6bridges: You trained as a classical singer and a dancer from an early age. How did it help you to cope with the pressures when you started your independent music career?
Manasi: I think that I must give credit to my family for this. There has been an ingrained striving for excellence in whatever we did - whether it was academics or music. And the other aspect is learning to enjoy what you do. Many a times, we do a thing without realizing whether we enjoy that particular thing or not. I do not sing with a view to win a reward, it’s because I love it and enjoy doing it. I think that takes away a lot of the pressure. Also I feel that when I was doing both music and dance, there was academics that helped me get away to, besides work.

6bridges: You have been a multifaceted talent. A singer and a dancer, you have also been a compere, a TV artist, a producer and a music composer. What keeps your adrenalin ticking, besides the self-belief in your versatile abilities?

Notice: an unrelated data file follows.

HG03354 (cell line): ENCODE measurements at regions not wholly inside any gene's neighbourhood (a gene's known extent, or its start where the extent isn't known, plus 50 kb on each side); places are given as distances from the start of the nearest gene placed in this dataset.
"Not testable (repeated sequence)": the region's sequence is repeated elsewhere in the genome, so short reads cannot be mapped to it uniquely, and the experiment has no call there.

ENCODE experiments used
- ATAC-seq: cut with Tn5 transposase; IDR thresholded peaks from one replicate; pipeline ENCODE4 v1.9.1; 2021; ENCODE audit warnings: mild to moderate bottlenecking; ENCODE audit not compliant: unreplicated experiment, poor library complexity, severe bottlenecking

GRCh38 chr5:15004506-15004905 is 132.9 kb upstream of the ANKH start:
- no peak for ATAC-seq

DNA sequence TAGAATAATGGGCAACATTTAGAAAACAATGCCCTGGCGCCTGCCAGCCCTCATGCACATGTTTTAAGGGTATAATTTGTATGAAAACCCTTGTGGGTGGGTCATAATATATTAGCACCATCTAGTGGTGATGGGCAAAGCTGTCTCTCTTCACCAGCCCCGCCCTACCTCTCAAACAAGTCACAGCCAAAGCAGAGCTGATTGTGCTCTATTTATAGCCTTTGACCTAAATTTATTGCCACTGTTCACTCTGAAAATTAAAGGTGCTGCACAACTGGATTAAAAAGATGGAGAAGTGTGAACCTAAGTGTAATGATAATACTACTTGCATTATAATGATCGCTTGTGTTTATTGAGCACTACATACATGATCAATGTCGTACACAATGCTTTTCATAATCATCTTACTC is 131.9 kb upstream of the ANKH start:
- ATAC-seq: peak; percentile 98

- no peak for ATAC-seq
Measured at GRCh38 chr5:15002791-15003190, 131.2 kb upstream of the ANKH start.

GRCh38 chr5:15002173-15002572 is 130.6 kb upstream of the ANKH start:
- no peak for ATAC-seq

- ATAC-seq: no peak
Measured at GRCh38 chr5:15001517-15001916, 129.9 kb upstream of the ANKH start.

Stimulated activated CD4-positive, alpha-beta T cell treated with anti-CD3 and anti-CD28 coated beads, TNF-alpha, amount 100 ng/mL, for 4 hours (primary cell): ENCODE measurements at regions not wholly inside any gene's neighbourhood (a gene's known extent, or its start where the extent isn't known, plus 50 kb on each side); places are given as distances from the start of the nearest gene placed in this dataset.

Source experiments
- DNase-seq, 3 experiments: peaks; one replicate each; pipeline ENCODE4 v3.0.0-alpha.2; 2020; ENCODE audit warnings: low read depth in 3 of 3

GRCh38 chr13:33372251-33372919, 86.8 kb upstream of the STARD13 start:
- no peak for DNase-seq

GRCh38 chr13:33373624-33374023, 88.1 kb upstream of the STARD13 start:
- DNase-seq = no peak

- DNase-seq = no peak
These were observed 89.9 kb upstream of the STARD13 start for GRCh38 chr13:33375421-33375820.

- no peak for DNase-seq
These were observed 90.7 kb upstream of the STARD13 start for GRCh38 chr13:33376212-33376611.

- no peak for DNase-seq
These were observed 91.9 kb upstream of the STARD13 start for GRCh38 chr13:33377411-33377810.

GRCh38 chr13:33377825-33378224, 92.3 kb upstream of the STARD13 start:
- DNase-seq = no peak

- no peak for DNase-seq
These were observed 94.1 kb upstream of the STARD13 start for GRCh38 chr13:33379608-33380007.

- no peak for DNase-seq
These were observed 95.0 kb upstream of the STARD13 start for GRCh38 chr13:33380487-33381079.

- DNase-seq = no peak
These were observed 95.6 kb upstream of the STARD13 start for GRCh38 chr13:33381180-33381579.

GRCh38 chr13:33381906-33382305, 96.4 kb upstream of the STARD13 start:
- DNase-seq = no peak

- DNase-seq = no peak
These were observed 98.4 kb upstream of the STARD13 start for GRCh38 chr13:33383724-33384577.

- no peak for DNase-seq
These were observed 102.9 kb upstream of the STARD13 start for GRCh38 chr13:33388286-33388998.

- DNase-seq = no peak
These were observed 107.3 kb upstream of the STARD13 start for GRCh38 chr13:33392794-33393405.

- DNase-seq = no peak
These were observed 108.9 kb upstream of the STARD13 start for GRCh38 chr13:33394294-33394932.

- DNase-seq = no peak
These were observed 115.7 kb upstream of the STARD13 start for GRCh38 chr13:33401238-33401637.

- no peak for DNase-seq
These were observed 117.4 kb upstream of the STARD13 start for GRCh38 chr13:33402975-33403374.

Manasi: I am someone who enjoys doing different things every single day. If there’s something I hate it’s the routine part of any work. One of the immediate reasons for quitting the job was that the routine got to me after a while. I can decide what project to do and I can work towards bringing them to fruition; so there’s a satisfaction in working each day. What gets me going is that each day is different, each day brings a new challenge and each day brings a new reward with it!

6bridges: You’ve experimented with different forms. You’ve done a one-woman show with Giridhar Meera and presented the story of Kunti. There’s a sense that you are influenced by strong woman characters from history and mythology. Does it tell us something about your own way of looking at things?